Depending on who you talk to, ACOA is either a tremendously important catalyst for Atlantic Canada’s economy or a big fat waste of tax dollars.
Donald Savoie, who holds the Canada Research Chair in Public Administration and Governance at the Université de Moncton, is in the former camp. Savoie, known as the father of the Atlantic Canada Opportunities Agency, admits his bias up-front.
“I’ve watched ACOA very closely over the years and I think it’s truly been a success story,” he says. “Take that agency out of the equation and a lot of research and development would not have taken place in Atlantic Canada.”
Kevin Lacey, the Canadian Taxpayers Federation’s Atlantic Canada director, has a philosophical disagreement with the way ACOA works.
“We’re against handing taxpayers’ money to corporations,” he says. “That’s not the way regional development should work.”
He says the money spent on ACOA and similar agencies should be used to cut taxes and improve infrastructure, creating a good environment for businesses to succeed in.
ACOA has been in the news over the past couple of weeks as federal politicians debate whether or not it’s being properly funded. Moncton-Riverview-Dieppe MP Brian Murphy criticized the Conservative government a couple of weeks ago for cutting $64 million from ACOA’s budget, dropping it down to $318 million, from $382 million.
ACOA Minister Keith Ashfield fired back that ACOA had received extra funding over the past two years as part of the federal Economic Action Plan, which provided funding to projects all over the country to stimulate the economy. He says that funding was scheduled to end, so it should come as no surprise to anyone and it isn’t a budget cut.
“Unfortunately, the opposition is trying to spin that in a different direction,” says Ashfield. “They’re absolutely incorrect. You’d think there might be the possibility of an election the way these groups are spinning things.”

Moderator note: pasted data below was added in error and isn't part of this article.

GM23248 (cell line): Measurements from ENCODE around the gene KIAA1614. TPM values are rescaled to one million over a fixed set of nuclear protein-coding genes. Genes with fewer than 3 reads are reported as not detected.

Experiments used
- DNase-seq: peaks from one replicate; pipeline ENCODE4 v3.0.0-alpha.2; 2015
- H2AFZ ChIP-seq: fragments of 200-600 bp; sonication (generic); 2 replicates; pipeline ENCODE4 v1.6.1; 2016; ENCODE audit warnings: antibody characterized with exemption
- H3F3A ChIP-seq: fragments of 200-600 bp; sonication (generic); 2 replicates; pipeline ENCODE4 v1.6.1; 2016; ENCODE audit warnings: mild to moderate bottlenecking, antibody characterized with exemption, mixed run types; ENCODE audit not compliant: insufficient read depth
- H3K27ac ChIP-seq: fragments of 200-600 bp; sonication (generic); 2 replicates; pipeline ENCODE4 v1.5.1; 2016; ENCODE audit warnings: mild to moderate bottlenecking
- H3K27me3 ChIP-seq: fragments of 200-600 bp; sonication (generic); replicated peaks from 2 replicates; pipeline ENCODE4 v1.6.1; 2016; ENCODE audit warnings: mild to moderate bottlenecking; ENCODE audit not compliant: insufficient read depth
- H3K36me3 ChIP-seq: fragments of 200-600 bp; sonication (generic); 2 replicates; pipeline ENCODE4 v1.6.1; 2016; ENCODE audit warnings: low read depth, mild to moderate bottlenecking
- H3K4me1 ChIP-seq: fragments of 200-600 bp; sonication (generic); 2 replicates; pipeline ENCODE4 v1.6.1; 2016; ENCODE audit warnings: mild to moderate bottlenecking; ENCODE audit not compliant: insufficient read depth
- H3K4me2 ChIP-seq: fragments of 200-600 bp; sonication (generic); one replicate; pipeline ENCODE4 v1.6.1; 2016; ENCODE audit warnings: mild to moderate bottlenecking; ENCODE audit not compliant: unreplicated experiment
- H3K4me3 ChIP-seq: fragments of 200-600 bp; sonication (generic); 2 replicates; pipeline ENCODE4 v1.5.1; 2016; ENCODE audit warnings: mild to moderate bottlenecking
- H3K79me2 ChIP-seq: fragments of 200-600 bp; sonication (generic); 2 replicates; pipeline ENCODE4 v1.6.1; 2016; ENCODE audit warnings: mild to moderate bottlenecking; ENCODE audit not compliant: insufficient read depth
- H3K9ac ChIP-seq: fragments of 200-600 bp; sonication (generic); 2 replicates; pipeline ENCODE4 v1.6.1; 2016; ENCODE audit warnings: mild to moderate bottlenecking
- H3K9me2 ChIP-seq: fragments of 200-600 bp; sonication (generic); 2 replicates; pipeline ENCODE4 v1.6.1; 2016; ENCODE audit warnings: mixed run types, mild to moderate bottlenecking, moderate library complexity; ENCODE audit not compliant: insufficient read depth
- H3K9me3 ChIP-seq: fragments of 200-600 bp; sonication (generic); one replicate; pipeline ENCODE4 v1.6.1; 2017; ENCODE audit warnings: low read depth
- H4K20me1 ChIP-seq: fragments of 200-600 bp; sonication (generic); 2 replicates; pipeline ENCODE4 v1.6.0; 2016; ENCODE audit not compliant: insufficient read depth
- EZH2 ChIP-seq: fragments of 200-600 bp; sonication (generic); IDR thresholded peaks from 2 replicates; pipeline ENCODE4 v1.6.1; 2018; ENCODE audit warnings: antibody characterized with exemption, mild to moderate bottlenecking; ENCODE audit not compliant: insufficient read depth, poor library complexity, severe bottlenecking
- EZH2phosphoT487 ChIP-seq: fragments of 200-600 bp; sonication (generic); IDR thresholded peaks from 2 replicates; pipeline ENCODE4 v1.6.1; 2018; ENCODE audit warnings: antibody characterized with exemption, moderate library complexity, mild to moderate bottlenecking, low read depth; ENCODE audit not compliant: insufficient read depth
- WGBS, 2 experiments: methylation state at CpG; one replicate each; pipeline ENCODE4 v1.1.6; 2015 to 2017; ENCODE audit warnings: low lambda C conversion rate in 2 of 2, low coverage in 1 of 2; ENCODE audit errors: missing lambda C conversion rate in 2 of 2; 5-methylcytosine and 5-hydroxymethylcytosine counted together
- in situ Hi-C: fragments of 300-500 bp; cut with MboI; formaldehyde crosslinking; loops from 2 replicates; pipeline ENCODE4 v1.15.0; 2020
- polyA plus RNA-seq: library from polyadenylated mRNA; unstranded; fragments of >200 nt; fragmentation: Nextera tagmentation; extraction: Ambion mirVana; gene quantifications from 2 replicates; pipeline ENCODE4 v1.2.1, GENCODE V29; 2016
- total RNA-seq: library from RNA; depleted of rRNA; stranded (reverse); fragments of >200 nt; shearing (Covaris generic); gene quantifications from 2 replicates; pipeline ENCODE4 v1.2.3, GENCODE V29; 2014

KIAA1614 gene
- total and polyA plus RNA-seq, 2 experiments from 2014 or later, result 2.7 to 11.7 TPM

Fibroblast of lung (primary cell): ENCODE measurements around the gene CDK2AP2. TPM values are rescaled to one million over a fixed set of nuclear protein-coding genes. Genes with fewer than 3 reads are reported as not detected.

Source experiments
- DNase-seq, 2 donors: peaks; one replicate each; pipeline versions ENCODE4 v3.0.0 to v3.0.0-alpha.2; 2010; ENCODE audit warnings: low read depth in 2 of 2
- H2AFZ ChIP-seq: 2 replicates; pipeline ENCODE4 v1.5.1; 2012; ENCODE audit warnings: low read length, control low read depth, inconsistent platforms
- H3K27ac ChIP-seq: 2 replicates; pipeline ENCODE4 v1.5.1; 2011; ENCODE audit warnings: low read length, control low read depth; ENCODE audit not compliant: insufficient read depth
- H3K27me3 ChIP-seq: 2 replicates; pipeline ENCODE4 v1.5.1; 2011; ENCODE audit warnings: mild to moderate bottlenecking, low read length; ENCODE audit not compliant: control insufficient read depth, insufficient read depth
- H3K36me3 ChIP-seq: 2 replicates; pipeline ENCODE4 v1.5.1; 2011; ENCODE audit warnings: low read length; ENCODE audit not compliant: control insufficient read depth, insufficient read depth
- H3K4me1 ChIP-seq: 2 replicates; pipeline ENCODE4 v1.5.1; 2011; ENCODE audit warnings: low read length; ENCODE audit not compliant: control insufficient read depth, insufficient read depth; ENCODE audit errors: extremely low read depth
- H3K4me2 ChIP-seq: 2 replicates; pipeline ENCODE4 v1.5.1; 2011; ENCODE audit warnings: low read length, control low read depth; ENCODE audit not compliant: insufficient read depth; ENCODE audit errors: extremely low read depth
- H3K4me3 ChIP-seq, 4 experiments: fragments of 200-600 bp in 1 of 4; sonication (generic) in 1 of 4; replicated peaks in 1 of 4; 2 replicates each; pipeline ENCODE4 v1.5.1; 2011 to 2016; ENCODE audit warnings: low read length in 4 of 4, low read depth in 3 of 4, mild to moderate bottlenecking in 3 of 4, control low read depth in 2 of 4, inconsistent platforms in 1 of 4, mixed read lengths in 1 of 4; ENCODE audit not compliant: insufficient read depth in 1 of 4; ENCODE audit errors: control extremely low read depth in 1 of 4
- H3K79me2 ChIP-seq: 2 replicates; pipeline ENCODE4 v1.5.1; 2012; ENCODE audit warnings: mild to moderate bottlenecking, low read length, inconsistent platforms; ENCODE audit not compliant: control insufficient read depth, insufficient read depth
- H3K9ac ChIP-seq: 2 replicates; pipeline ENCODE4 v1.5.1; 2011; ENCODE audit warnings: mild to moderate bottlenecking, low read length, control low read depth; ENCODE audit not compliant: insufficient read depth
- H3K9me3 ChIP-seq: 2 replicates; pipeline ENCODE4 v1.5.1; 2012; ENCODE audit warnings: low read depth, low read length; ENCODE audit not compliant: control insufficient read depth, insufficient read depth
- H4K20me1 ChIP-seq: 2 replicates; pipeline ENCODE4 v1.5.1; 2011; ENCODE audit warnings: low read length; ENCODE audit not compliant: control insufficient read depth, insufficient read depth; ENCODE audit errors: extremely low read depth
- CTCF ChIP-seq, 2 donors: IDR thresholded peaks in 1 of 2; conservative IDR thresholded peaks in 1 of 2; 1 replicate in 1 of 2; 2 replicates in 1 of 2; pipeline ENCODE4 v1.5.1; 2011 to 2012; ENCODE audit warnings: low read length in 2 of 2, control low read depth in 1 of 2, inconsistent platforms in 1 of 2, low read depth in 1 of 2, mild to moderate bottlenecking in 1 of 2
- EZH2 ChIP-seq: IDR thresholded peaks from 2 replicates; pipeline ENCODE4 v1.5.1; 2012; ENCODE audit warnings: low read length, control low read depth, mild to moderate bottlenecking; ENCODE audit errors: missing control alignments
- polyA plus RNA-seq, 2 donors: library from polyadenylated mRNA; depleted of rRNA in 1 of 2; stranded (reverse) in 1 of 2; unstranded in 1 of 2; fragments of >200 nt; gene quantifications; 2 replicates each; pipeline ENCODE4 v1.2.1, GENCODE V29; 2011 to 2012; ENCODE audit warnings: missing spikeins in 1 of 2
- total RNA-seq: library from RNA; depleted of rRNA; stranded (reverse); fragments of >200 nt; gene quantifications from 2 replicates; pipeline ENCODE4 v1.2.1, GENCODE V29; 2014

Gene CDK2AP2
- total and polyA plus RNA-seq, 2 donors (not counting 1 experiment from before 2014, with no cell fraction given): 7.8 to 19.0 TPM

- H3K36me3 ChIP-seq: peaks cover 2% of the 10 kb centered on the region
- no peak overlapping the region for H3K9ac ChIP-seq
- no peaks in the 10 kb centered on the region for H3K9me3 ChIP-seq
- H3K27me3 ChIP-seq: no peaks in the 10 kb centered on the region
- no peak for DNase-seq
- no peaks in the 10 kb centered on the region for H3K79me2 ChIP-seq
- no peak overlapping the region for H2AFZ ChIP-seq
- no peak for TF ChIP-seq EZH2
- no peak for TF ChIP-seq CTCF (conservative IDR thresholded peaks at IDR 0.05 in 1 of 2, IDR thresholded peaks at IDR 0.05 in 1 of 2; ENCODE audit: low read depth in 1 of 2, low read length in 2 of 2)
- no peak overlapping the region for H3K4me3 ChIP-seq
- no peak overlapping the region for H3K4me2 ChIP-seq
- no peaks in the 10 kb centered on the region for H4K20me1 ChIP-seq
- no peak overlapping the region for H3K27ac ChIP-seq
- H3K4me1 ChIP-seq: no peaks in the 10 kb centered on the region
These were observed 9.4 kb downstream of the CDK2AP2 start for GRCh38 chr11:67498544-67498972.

Murphy’s response is that ACOA received an average of almost $407 million under the last five years of Liberal rule before the Conservatives were elected to govern, while under Prime Minister Stephen Harper, ACOA received an average of just over $361 million the past five years.
“The ball is in Ashfield’s court to explain that,” says Murphy.
Savoie says all the debate about the budget is just politics and ACOA hasn’t been treated unfairly by the Liberals or Tories. He says one could always argue that more funding would benefit the agency, no matter which government is in power.
“We’re getting into the silly season of politics, as a general election gets closer,” he says.
As ACOA spokesman Richard Gauthier explains, it’s impossible to compare the agency’s budget each year and say if funding has increased or decreased. Government funding programs are constantly starting and finishing and funding changes from year to year, depending on what stage each project is at.
“We have a fluctuation of spending from year to year,” says Gauthier.
The spokesman explains that while ACOA – which has 710 employees in 30 offices around Atlantic Canada – is mostly known for providing funding to businesses, entrepreneurs and researchers, it’s actually involved in four different areas. The first is enterprise development which includes the business development program, the second is trade and investment, which involves such activities as trade missions and helping companies learn about exporting, the third is community economic development, which involves programs such as the Innovative Communities Fund, and the fourth is special initiatives the federal government wants implemented, such as the Economic Action Plan.